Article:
[UNLOCKED] Global Growth Has Not "Bottomed" - Global Dollar Tightening


Required reading on this subject:


  • Two Schools of Thought Part II (6/8/12): We continue to view a sustained breakout in the USD as the most asymmetric and contrarian outcome facing global financial markets over the long-term TAIL.

  • Emerging Market Crises: Identifying, Contextualizing and Navigating Key Risks in the Next Cycle (4/23/13): We currently see a pervasive level of risk across the emerging market space at the country level and have quantified which countries are most vulnerable. As such, we find it prudent for investors to reduce their allocations to emerging market equity and currency risk in favor of US equity and US dollar exposure. #StrongDollar and commodity price deflation have been and should continue to be key catalysts for EM underperformance.

  • Are You Prepared for #Quad4? (8/5/14): Developing quant signals and fundamental data are supportive of investors adopting a defensive allocation w/ respect to the intermediate term.

  • #EmergingOutflows Round II: This Time Is Actually Different (12/16/14): In the context of our expectations for European and Japanese monetary policy, we think the rally in the U.S. dollar – which, now more than ever, has a profoundly negative impact on EM asset prices and economic growth – has legs.
  • 1Q15 Macro Theme: #GlobalDeflation (1/8/15): Amidst a backdrop of secular stagnation across developed economies, we continue to think cyclical forces (namely #StrongDollar driven commodity price deflation) will drag down reported inflation readings globally over the intermediate term. That is likely to weigh heavily upon long-term interest rates in the developed world, underpinning our bullish outlook for U.S. Treasury bonds (TLT, EDV, ZROZ, etc.).·

  • Are You Prepared for a Deepening of the Global Earnings and Industrial Recessions? (10/22/15): Don’t be fooled by today’s price action in the DOW (which KM shorted into the close today). To the extent the ECB and BoJ incrementally ease monetary policy as our models suggests they will at some point over the next 2-3 months, the ongoing monetary policy divergence across G3 economies is likely continue perpetuating a severe tightening of credit conditions globally via a stronger U.S. dollar. Moreover, that is likely to perpetuate a deepening of the ongoing global earnings and industrial recessions.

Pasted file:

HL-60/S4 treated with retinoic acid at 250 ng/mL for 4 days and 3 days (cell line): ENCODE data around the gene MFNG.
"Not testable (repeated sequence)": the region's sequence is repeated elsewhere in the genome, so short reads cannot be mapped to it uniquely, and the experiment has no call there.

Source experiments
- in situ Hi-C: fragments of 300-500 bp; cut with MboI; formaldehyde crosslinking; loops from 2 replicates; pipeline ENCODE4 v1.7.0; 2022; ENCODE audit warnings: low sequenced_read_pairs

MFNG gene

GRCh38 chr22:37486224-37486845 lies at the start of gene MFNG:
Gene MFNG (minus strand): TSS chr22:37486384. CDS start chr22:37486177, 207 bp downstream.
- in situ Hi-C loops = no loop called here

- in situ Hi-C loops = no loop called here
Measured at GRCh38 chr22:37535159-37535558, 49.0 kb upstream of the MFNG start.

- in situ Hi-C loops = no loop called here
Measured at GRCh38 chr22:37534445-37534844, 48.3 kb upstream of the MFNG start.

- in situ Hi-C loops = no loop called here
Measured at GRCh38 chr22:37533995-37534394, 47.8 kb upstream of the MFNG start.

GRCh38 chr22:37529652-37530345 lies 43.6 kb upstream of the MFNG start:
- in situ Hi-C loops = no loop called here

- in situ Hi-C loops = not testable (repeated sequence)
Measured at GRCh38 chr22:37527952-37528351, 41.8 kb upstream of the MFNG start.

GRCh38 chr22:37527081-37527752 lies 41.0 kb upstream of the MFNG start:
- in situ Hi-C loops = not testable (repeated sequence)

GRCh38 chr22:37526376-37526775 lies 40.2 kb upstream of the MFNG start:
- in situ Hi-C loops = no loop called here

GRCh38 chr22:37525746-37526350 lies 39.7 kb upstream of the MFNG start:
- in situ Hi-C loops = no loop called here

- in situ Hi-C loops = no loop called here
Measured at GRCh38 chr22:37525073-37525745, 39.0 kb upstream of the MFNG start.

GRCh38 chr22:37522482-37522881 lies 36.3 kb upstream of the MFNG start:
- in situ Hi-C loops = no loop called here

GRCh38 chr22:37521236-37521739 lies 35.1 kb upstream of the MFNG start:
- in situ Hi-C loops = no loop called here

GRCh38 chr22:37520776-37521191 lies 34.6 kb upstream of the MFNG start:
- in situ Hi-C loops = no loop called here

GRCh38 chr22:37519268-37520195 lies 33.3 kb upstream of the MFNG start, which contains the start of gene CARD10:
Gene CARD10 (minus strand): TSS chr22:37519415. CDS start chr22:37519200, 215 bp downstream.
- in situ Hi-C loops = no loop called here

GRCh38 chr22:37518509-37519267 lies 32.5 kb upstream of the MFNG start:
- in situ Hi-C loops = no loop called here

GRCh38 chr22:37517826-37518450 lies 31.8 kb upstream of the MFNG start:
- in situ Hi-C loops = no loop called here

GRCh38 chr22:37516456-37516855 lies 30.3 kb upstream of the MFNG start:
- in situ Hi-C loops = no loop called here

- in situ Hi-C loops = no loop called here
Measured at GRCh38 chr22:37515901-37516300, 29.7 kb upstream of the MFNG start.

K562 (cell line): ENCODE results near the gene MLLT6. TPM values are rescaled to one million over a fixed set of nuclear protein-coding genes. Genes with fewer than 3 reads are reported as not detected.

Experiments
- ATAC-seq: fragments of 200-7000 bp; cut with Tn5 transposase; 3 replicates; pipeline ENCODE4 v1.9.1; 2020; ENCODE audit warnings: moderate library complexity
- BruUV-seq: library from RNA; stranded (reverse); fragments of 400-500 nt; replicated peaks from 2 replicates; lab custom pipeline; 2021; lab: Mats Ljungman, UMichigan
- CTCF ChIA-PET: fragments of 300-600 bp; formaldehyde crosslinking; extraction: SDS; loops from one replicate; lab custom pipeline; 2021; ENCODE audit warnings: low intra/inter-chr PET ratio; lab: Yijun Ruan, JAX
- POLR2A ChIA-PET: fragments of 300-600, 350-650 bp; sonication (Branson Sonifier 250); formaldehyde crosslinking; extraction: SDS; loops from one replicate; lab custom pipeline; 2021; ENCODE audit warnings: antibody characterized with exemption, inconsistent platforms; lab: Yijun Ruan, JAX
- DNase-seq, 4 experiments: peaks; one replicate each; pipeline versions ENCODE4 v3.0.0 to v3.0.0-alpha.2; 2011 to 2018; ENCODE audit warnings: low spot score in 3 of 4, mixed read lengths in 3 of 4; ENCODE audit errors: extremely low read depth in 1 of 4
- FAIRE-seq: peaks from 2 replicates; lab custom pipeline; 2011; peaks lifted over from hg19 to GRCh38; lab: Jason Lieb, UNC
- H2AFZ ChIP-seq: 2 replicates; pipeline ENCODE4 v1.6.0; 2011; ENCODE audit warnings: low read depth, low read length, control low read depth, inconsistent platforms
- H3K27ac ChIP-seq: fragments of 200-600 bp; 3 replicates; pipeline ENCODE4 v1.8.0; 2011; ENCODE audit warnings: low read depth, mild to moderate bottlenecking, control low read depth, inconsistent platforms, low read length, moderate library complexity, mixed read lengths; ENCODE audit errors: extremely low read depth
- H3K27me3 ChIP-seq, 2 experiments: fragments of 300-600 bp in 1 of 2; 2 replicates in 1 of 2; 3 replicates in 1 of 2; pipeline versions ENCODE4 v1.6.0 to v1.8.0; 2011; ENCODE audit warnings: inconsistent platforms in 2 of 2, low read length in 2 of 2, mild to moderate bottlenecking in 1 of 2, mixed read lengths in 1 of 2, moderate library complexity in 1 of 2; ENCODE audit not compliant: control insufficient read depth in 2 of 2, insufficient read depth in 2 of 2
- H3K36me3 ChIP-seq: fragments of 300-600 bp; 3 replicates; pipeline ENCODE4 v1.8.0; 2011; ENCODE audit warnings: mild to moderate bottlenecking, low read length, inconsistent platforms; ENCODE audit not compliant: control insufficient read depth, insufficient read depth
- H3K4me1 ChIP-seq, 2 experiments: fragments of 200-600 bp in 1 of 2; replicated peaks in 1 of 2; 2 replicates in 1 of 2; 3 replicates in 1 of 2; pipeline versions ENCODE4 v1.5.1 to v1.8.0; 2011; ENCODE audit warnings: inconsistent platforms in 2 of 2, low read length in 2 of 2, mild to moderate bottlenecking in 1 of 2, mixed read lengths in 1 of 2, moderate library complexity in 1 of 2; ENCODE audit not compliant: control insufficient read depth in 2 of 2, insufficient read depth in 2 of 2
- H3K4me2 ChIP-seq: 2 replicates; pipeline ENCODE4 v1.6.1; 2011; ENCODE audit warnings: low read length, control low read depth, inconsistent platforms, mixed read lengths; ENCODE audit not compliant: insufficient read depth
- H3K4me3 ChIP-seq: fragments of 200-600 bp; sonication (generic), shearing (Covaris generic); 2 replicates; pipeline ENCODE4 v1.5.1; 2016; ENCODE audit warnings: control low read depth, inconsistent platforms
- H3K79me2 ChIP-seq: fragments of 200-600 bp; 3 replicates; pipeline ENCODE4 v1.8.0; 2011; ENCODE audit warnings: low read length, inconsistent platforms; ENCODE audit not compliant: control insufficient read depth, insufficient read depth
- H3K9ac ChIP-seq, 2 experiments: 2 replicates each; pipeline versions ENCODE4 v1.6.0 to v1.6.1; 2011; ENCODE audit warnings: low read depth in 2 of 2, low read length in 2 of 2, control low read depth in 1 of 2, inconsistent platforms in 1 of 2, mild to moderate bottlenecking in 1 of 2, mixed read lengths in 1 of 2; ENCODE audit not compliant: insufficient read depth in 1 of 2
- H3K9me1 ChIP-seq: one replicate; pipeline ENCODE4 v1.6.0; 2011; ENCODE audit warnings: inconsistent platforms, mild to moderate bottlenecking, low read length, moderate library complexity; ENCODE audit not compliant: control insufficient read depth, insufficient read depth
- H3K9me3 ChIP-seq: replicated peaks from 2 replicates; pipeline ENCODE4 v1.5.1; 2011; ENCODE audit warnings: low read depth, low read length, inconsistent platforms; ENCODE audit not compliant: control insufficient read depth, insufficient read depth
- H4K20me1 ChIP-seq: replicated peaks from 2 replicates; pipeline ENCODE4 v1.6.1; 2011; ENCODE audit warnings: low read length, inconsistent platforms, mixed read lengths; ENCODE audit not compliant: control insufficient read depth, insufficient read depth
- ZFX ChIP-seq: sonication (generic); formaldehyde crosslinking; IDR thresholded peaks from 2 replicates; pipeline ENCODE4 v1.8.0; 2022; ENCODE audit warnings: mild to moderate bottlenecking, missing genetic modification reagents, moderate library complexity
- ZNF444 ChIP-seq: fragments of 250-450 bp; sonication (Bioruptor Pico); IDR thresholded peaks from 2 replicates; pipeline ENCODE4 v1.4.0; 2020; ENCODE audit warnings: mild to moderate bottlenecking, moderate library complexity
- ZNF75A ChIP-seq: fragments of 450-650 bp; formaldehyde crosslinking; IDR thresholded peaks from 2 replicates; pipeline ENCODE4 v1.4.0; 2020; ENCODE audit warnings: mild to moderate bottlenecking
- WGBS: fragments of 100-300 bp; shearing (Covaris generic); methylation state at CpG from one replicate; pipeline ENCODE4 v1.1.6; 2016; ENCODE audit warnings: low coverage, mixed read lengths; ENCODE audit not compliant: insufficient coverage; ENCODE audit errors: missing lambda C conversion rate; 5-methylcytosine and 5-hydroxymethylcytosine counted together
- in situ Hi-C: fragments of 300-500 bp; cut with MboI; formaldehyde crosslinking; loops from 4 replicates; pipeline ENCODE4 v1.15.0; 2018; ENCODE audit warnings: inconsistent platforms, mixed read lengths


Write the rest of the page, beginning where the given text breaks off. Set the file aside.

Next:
• 4Q15 Macro Theme: #GameOfSlowing (10/8/15): With the Street, IMF, World Bank and OECD all still forecasting global growth of around 3% for 2015, we find it appropriate to reiterate our call for global growth to come in at or below half that rate. Moreover, while China's August CNY devaluation effectively made our #EmergingOutflows theme a consensus bearish cog in the global economic outlook, we do not think investors are appropriately positioned for a likely trend of negative revisions to the respective growth outlooks in the U.S., Eurozone and Japan throughout the balance of the year.


Moving along, the more we are right on our #EuropeSlowing view, our view that Abenomics will fail to achieve “5% Monetary Math”, or our view that the BoE is poised to shift dovish in conjunction with a rising probability of a U.K. recession, the more we will continue to be right on our structurally bullish bias on the U.S. dollar. Despite our bearish view on the U.S. economy, we believe the Yellen Fed is too far out in la-la-land with respect to its “dot plot” and GDP forecasts to implement QE4 quickly enough.


[UNLOCKED] Global Growth Has Not "Bottomed" - Dot Plot vs. Fed Forecasts


Moreover, the more we continue to be right on our structurally bullish bias on the U.S. dollar, the more we will continue to be right on our structurally bearish bias on inflation expectations and the respective growth rates of global capital expenditures, global leverage and EM consumer demand associated with said inflation expectations globally.


In short, the global economy might’ve recorded a few “green shoots” in OCT, but the TREND in global growth is decidedly lower with respect to the intermediate term.


We are hopeful that this late-night rundown of the "data" helps clarify any confusion our competitors may have caused. Yes, this is the same "data" some of them told you to "ignore" and failed to identify as slowing 6-9 months ago.


Keeping it real,




Darius Dale


GLD: We Are Removing Gold From Investing Ideas